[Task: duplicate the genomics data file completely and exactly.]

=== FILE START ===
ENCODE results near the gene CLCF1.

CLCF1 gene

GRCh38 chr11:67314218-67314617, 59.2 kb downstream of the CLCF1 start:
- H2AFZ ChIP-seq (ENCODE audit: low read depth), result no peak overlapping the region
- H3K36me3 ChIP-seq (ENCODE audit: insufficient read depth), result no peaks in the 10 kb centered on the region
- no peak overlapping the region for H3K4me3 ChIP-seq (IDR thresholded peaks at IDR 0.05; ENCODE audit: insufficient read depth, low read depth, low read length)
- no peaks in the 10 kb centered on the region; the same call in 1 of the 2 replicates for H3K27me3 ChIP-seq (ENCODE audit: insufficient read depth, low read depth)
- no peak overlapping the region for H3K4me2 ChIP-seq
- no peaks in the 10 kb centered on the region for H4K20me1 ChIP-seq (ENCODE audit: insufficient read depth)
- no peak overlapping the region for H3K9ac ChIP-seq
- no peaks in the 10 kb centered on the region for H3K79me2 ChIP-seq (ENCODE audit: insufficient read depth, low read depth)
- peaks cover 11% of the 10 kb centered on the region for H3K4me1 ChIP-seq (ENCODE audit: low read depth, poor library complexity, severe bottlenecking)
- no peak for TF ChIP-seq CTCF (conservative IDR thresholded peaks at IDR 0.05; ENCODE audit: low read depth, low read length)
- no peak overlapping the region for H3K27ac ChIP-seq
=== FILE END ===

ENCODE results near the gene CLCF1.

CLCF1 gene

GRCh38 chr11:67314218-67314617, 59.2 kb downstream of the CLCF1 start:
- H2AFZ ChIP-seq (ENCODE audit: low read depth), result no peak overlapping the region
- H3K36me3 ChIP-seq (ENCODE audit: insufficient read depth), result no peaks in the 10 kb centered on the region
- no peak overlapping the region for H3K4me3 ChIP-seq (IDR thresholded peaks at IDR 0.05; ENCODE audit: insufficient read depth, low read depth, low read length)
- no peaks in the 10 kb centered on the region; the same call in 1 of the 2 replicates for H3K27me3 ChIP-seq (ENCODE audit: insufficient read depth, low read depth)
- no peak overlapping the region for H3K4me2 ChIP-seq
- no peaks in the 10 kb centered on the region for H4K20me1 ChIP-seq (ENCODE audit: insufficient read depth)
- no peak overlapping the region for H3K9ac ChIP-seq
- no peaks in the 10 kb centered on the region for H3K79me2 ChIP-seq (ENCODE audit: insufficient read depth, low read depth)
- peaks cover 11% of the 10 kb centered on the region for H3K4me1 ChIP-seq (ENCODE audit: low read depth, poor library complexity, severe bottlenecking)
- no peak for TF ChIP-seq CTCF (conservative IDR thresholded peaks at IDR 0.05; ENCODE audit: low read depth, low read length)
- no peak overlapping the region for H3K27ac ChIP-seq